To operate the system, there must be nine passes through the circuit 10. During the first pass, the output signal Sj will be 0.25×7.7=1.93. The remainder is 7.7-1.93=5.77. During the second pass, the circuit 10 produces an output 5.77×0.25=1.44. These values and the various succeeding values are all given in Table I below.
TABLE I______________________________________Pass Sj Signal Level______________________________________1 0.25 × 7.7 = 1.932 0.1875 × 7.7 = 1.443 0.1406 × 7.7 = 1.084 0.1055 × 7.7 = 0.815 0.0791 × 7.7 = 0.616 0.0593 × 7.7 = 0.467 0.0445 × 7.7 = 0.348 0.0334 × 7.7 = 0.269 0.0250 × 7.7 = 0.19______________________________________
Concurrently with the generation of the quantities shown in Table I, the circuit 12 will generate the threshold values Rj. The successive values of the threshold levels can be calculated using equations (1) and (2) and are shown in Table II below. The fraction f is the same as employed in block 10, namely 1/4. Note that R1 to R4 are of successively increasing values and R4 to R9 are of successively decreasing values.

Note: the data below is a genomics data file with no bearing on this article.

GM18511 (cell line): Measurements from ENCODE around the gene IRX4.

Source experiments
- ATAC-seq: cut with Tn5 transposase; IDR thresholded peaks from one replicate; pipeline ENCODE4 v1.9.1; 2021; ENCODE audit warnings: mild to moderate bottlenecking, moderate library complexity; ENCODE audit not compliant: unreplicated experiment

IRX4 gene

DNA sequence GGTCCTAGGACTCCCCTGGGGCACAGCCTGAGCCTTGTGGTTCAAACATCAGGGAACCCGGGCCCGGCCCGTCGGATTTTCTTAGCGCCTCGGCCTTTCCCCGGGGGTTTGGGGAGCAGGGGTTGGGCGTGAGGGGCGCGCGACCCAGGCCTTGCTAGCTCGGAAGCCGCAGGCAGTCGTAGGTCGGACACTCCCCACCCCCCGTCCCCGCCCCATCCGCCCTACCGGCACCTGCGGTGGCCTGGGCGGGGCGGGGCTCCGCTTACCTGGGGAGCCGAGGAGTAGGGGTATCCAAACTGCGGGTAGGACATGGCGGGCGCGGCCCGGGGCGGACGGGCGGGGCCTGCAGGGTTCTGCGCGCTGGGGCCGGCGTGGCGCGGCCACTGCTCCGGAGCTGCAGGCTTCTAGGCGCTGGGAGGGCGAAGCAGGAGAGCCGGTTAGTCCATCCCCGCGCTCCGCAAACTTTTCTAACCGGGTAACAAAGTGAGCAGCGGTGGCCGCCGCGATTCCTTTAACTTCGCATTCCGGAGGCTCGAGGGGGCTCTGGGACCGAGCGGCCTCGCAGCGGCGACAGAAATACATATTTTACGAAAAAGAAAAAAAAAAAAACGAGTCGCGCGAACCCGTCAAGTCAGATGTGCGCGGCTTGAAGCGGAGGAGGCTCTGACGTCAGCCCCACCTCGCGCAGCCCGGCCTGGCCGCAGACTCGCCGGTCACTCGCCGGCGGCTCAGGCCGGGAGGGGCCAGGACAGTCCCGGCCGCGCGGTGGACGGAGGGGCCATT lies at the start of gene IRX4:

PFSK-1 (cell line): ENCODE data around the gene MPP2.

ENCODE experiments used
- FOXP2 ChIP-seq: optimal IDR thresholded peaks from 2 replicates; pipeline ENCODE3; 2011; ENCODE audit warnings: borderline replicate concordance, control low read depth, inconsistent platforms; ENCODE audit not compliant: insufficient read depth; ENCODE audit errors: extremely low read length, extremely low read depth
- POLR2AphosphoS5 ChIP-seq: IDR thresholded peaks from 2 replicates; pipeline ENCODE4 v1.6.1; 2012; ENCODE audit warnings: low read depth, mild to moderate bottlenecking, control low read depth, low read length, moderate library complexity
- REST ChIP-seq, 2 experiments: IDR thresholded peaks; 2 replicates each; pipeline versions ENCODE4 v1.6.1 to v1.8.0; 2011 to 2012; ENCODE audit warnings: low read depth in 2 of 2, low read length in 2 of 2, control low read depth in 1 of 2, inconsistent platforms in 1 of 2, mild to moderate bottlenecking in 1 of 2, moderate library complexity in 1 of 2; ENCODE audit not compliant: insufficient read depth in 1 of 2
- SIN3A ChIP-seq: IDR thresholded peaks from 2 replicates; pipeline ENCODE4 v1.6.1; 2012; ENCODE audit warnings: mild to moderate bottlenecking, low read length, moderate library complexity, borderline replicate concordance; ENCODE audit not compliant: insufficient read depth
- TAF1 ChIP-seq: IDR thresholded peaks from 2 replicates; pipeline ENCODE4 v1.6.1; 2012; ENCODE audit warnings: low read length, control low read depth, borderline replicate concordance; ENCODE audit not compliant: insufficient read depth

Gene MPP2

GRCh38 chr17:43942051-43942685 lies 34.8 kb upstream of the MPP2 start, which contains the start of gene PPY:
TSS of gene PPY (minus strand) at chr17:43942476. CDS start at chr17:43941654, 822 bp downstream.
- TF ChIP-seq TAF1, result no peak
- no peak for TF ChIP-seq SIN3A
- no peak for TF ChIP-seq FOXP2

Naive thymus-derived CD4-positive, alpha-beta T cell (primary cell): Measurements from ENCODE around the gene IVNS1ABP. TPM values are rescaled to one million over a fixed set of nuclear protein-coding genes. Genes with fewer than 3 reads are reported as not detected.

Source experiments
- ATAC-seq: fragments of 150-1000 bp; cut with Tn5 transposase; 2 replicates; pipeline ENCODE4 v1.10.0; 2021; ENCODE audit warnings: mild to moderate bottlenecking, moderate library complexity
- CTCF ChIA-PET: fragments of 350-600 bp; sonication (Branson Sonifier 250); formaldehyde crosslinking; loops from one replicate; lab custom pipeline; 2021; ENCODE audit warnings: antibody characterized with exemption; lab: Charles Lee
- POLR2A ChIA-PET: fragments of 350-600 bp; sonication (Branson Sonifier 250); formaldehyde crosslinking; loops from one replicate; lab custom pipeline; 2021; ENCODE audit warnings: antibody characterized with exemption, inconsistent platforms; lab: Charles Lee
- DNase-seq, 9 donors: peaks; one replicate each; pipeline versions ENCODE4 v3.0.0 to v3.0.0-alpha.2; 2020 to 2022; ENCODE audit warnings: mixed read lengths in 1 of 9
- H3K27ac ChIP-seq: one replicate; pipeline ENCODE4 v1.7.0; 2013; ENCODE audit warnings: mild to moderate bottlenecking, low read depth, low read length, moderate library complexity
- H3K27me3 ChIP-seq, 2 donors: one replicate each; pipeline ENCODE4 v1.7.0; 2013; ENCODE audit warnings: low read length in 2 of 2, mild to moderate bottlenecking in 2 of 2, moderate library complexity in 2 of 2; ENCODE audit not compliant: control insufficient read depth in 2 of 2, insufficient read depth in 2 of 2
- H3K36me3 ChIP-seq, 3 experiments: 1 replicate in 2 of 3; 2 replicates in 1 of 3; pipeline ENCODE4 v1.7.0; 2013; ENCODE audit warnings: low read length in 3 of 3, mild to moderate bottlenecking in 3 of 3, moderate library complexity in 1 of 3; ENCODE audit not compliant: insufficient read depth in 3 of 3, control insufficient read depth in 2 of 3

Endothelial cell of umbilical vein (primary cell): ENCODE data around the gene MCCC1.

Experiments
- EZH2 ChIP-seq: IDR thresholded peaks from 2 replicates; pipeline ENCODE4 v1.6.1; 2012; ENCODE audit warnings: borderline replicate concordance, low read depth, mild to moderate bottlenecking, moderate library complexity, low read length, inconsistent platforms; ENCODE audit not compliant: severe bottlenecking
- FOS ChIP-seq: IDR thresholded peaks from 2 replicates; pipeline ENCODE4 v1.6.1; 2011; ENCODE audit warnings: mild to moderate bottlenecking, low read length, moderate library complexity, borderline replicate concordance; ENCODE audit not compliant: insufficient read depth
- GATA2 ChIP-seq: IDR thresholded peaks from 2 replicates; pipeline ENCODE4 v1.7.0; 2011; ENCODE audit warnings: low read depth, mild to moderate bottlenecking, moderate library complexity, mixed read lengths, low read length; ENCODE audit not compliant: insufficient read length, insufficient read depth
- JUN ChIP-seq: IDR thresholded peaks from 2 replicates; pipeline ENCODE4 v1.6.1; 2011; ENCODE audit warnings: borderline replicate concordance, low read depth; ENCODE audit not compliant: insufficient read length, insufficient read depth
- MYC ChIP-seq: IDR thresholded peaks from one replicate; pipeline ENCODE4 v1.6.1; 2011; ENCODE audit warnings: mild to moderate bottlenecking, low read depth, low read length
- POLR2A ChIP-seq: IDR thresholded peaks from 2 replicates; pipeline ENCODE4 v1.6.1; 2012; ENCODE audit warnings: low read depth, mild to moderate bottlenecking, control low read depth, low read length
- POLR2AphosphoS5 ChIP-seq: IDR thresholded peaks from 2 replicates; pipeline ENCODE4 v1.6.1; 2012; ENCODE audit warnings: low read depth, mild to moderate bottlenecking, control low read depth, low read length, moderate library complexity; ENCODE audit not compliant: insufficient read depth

TABLE II______________________________________R1 = 0.1250R2 = 0.2813 = [3(0.125) + (.75)] 0.25R3 = 0.3515 = [3(0.2813) + (.75)2 ] 0.25R4 = 0.3693 = [3(0.3513) + (.75)3 ] 0.25R5 = 0.3560 = [3(0.3693) + (.75)4 ] 0.25R6 = 0.3262 = [3(0.3560) + (.75)5 ] 0.25R7 = 0.2893 = [3(0.3262) + (.75)6 ] 0.25R8 = 0.2505 = [3(0.2893) + (.75)7 ] 0.25R9 = 0.2125 = [3(0.2505) + (.75)8 ] 0.25______________________________________
A circuit for realizing the operation summarized in this table is illustrated in FIG. 5 which is discussed later.